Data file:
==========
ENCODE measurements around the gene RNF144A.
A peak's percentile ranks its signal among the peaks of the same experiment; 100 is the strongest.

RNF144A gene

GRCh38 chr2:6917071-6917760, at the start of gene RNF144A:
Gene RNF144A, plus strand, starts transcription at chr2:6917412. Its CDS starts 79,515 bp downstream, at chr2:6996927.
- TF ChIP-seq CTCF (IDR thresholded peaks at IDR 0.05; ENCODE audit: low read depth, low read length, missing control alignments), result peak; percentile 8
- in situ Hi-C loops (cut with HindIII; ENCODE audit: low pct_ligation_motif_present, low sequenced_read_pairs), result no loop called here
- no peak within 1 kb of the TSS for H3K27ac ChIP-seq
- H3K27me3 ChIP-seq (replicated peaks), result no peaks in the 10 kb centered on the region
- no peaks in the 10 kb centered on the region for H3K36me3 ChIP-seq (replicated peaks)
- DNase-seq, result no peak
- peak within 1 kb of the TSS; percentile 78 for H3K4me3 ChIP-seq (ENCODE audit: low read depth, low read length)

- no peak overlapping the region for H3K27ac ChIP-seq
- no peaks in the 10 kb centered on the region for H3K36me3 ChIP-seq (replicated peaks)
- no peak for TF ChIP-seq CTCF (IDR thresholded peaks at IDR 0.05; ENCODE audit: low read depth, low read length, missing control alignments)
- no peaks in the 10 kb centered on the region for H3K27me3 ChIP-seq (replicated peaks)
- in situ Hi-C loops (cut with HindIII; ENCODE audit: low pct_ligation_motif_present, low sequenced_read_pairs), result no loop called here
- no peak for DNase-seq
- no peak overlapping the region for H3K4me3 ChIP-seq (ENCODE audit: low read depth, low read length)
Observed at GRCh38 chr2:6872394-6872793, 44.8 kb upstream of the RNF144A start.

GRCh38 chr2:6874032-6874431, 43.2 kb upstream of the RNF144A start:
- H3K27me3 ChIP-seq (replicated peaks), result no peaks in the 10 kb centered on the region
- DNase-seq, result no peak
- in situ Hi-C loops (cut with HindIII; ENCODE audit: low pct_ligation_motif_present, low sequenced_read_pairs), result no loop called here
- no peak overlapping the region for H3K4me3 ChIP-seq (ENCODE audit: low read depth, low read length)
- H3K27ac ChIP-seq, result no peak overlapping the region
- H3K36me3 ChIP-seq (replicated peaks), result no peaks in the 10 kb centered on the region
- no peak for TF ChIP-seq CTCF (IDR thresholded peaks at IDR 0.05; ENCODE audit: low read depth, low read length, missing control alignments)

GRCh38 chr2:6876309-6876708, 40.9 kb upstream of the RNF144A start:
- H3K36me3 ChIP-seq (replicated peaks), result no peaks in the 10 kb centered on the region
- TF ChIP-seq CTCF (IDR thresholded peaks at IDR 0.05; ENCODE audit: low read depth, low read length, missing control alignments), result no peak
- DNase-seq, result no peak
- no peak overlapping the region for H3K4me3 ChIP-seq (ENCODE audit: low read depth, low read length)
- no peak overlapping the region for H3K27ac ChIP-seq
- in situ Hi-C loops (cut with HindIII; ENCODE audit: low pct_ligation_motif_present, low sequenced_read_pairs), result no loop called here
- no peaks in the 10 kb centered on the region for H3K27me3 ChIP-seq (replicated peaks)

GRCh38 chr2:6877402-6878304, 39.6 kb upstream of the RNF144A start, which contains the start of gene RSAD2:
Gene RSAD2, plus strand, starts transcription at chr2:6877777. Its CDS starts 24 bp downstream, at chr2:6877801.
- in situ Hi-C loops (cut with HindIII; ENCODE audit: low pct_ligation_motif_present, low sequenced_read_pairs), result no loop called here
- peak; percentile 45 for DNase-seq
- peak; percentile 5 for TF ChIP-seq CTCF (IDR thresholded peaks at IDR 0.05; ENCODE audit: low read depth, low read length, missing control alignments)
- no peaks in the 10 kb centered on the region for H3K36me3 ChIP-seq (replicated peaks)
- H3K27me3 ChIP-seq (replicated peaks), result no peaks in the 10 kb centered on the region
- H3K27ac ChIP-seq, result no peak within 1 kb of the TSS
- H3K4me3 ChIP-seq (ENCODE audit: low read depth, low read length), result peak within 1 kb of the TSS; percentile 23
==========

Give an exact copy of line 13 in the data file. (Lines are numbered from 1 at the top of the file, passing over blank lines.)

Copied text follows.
- no peak overlapping the region for H3K27ac ChIP-seq